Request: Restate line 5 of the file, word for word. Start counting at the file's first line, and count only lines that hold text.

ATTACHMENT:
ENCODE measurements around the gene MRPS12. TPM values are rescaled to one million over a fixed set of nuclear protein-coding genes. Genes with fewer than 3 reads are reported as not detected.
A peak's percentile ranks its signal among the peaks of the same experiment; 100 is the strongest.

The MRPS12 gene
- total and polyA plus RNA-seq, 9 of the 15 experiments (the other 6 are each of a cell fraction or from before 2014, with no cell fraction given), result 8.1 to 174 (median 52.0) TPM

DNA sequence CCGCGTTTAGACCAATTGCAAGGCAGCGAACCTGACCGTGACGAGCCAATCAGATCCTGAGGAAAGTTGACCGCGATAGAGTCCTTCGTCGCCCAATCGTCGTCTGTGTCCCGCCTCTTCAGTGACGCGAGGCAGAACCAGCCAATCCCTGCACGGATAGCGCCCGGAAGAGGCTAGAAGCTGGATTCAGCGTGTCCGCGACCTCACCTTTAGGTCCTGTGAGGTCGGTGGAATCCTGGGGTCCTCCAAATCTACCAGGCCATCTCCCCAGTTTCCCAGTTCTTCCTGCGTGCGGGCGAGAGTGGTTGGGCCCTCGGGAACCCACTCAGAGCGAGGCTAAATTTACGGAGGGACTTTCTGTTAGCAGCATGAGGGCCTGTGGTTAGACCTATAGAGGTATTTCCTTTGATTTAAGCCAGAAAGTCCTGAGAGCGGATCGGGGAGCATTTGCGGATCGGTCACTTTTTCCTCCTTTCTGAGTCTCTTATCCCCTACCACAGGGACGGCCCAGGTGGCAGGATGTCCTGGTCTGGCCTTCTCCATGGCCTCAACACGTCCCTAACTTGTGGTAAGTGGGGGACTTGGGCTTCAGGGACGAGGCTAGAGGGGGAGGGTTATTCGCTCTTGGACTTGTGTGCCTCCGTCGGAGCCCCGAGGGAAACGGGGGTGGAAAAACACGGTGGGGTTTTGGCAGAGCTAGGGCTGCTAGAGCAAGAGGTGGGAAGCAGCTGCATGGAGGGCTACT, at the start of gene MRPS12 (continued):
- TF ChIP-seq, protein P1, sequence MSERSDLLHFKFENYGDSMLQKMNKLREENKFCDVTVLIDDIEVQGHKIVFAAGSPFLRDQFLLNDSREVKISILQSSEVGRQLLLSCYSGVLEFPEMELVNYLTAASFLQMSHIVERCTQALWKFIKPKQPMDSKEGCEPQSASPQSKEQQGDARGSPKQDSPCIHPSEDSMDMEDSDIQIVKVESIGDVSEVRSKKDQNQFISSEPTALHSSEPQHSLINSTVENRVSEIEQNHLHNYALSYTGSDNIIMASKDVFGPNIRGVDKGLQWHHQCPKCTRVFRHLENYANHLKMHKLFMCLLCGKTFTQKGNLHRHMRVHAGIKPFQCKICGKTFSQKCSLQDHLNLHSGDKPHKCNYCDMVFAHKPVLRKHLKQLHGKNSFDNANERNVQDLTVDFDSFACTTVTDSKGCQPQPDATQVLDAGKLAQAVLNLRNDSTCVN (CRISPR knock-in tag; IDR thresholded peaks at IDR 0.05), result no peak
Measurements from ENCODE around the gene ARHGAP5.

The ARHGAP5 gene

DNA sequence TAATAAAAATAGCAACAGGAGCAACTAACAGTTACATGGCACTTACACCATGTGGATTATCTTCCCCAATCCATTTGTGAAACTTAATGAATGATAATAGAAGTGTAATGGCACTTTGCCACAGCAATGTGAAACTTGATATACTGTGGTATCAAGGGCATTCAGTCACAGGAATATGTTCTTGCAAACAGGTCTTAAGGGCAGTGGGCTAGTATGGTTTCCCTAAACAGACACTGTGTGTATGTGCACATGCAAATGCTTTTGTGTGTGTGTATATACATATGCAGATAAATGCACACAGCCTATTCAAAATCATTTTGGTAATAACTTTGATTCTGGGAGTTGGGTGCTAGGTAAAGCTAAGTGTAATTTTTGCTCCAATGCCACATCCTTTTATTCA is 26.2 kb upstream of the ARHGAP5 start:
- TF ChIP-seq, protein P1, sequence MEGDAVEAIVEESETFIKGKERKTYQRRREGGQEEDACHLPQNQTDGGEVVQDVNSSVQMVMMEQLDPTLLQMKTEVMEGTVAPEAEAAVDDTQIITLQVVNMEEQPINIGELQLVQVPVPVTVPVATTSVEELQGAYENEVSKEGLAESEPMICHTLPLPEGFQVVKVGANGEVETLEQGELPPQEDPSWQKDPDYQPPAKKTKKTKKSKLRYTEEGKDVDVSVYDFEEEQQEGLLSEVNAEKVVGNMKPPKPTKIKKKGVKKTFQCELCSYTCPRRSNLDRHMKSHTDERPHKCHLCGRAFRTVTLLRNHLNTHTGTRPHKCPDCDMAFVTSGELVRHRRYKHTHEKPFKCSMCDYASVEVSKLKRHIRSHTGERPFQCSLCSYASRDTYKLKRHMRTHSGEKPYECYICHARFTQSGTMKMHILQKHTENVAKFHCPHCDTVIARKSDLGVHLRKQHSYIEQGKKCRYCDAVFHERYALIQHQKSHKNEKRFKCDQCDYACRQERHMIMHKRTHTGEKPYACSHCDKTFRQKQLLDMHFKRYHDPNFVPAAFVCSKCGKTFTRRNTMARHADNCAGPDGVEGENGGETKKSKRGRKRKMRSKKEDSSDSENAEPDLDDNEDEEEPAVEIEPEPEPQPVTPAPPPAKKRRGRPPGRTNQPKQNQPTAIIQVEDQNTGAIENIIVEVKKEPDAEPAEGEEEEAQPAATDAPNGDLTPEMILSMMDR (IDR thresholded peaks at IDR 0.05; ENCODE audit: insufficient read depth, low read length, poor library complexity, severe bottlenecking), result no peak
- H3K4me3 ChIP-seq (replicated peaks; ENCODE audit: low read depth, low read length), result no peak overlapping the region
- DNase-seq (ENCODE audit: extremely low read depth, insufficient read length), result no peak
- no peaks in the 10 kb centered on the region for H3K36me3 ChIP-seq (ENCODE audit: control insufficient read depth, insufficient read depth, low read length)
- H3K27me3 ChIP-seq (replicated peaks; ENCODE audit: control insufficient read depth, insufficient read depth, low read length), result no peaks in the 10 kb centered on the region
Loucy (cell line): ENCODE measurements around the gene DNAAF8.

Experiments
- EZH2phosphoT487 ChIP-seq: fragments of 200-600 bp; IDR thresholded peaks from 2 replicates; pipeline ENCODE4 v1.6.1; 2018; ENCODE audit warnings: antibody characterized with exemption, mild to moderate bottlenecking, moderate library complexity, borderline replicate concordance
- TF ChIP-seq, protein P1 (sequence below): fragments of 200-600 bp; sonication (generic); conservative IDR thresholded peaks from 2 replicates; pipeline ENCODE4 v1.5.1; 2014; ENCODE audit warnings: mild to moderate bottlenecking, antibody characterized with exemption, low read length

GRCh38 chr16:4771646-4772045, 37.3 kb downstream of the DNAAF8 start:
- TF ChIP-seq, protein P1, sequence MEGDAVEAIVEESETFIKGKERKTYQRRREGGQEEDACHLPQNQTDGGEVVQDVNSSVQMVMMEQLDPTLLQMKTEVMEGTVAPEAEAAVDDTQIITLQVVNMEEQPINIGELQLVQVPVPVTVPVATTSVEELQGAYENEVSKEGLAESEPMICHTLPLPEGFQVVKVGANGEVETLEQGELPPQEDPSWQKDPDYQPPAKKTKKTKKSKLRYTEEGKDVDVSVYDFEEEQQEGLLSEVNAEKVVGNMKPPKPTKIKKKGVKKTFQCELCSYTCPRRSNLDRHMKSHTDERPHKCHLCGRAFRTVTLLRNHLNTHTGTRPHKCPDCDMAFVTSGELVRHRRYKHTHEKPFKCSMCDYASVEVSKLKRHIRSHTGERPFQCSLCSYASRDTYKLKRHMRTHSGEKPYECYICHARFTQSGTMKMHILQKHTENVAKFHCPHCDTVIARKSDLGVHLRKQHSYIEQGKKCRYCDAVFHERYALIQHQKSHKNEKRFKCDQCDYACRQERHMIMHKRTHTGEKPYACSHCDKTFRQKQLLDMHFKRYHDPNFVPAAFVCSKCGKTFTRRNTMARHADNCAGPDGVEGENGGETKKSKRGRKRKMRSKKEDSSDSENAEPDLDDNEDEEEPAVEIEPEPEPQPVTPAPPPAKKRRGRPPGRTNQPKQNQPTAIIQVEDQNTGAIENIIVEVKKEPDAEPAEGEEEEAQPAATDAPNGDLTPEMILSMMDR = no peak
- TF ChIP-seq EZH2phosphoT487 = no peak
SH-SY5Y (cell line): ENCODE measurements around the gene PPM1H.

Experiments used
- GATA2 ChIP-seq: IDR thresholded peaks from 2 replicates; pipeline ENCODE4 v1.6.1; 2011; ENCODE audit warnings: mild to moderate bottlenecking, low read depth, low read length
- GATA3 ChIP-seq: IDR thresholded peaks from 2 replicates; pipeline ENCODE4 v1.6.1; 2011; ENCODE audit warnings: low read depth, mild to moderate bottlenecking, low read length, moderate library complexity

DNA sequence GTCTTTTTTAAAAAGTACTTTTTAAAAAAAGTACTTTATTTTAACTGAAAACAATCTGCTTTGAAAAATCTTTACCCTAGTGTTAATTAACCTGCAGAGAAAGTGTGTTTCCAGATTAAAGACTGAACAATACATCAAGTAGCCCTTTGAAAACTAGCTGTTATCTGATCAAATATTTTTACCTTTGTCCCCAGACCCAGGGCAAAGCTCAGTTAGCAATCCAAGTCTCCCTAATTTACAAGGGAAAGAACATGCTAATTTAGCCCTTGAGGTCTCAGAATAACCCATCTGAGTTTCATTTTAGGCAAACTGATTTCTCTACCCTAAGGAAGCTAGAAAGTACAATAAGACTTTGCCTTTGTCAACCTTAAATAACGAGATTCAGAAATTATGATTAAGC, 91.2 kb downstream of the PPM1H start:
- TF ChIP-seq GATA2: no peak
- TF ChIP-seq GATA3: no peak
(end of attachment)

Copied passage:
DNA sequence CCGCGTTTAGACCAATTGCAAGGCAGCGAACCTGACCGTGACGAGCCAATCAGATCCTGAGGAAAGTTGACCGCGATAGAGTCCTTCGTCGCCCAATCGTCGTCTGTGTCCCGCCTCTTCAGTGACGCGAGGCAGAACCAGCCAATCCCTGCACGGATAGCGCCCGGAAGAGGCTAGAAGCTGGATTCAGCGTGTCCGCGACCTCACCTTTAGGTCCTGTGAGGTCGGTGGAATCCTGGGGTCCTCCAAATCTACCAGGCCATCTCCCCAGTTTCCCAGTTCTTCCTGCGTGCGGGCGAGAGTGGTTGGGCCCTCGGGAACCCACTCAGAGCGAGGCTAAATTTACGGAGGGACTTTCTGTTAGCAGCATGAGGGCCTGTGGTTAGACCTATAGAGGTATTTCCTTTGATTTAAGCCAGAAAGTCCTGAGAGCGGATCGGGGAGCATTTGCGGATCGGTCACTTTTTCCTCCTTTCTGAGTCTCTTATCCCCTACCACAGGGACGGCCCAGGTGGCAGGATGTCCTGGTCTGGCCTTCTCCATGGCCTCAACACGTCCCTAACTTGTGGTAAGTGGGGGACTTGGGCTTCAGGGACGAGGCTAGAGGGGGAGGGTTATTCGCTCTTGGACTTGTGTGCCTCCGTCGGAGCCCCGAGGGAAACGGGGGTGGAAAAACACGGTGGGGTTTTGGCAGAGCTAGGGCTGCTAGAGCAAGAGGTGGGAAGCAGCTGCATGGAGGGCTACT, at the start of gene MRPS12 (continued):